Notional life is essentially how many years a particular improvement is expected to benefit you as a tenant. For example, a toilet generally has a notional life of 25 years. This can vary a little from authority to authority, so it’s best to check with your local council when you make your improvement.

If you leave your tenancy before the end of the notional life of the improvement you paid for, you can claim compensation. This is because you haven’t got the full use of what you paid for. The compensation payment is therefore a pretty straightforward calculation, as you get money back for all of the time you haven’t used:

Compensation amount = Cost of improvement x Percentage of notional life remaining

Let’s imagine it cost you £1,000 to have your toilet replaced, and you left your house 5 years later, the toilet would have 20 years of notional life left that you didn’t get to use.

This would give you 1,000 x (20/25) = 1,000 x 80%

So, your compensation would be £800.

It might sound a bit complicated, but there are all sorts of calculators out there to help you get the right amount. You can claim compensation for each separate improvement you paid for, with a maximum pay-out of £3,000 per claim.

How can tenants claim compensation for improvements?

Claiming compensation for improvements should be as simple as writing a letter to your landlord to ask for compensation.

There are just a couple of key things to remember when you’re claiming compensation for improvements to your house:

  • When to make your claim - You should be able to make your claim any time from 28 days before the end of your tenancy to 14 days afterwards. It might be a good idea to get started early though, just in case you have any delays in getting together your evidence.
  • Collect evidence - As part of your claim you’ll need to provide full evidence of the permission you got from your landlord for the work to happen, as well as all of the invoices and receipts for the work being done.

There are also a couple of potential exceptions that might affect how much compensation you get:

  • If the work was much more expensive than expected, or the improvements caused a load of extra inspection and administration costs, your landlord might lower  the amount of compensation you would expect to get.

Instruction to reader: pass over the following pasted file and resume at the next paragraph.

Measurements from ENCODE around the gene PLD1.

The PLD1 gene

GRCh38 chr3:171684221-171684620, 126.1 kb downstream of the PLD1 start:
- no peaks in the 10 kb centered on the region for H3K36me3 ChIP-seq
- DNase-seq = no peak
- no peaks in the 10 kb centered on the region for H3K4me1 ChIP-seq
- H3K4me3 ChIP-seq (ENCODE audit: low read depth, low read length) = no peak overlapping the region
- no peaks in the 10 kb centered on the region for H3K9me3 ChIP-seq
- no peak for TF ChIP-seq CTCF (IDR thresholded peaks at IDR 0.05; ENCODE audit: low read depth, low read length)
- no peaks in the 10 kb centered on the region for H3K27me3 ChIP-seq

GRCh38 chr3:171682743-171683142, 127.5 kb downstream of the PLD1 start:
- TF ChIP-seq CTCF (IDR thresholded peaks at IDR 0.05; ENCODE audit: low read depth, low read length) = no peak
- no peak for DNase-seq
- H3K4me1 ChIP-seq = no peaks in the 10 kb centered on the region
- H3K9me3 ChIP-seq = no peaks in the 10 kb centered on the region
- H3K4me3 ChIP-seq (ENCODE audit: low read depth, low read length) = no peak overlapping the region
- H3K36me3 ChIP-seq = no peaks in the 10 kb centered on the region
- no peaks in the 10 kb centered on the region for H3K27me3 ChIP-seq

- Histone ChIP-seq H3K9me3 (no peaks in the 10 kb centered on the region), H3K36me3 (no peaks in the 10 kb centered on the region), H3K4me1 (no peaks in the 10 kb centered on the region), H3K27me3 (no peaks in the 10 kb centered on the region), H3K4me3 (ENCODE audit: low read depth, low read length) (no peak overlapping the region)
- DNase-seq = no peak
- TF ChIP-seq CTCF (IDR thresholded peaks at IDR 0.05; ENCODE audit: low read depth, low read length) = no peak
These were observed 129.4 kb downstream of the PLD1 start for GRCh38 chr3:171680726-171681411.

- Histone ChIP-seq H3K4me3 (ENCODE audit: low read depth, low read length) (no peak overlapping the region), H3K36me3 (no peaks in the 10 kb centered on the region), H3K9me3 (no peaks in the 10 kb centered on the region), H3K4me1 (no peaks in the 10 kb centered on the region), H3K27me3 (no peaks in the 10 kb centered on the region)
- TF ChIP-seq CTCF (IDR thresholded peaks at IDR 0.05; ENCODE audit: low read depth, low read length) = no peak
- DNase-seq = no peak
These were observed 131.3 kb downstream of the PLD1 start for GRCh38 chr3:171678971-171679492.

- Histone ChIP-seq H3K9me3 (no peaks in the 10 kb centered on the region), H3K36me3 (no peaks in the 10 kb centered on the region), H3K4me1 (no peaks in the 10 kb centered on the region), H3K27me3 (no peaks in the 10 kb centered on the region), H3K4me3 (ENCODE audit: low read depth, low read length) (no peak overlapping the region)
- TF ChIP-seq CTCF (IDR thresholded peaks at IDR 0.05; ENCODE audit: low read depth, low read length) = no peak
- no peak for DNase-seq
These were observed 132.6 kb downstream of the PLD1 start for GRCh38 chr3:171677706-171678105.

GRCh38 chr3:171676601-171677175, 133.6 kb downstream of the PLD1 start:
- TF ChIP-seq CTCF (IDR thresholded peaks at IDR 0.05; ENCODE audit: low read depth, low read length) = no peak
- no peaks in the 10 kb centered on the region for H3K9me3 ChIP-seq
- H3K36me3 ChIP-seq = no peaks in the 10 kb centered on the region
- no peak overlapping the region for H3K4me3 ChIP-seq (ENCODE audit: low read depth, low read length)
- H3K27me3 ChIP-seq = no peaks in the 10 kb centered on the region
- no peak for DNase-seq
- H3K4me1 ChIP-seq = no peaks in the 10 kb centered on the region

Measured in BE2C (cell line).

• If the improvements have lasted much better than expected, or fallen apart really fast, your landlord may also have a reason to adjust the amount of compensation.
  • If you owe any money to your landlord, for example rent or unpaid heating bills, they can take what you owe out of the compensation money.
  • If you’re buying the house from the council or you’re being evicted you can’t claim compensation at all.

If you’re wondering how evictions work, you can check out our blog ‘How long do bailiffs take to evict a tenant?

It might be a good idea to get your landlord’s approval at every step of the process so you can prove they were ok with the work happening. It also might be worth contacting your landlord before you leave your tenancy to discuss things well ahead of time, as it can help things move faster when you make your claim.

Otherwise, applying for compensation for improvements should be as simple as sending a letter to your landlord. It’s worth making it very clear that you are applying for compensation for improvements to your house, and including your address, the type of work that happened, and the amount of compensation you would expect.

A few final tips…

Here are a couple of last things to know when you apply for compensation for improvements to your house:

  • Tenants living in social and council housing are the only people in the UK who have the legal right to be compensated for improvements made to their house.
  • Anyone living in the house when the application is made should get the compensation. If you have multiple tenants, the money will probably be split evenly unless you specify otherwise.
  • Landlords are not supposed to raise rent in the property during your tenancy on the basis of improvements you made, but once you leave and have been compensated they can raise rent for the next tenant.

Urban Jungle is not a financial advisor and information in this article should not be taken as advice or recommendation.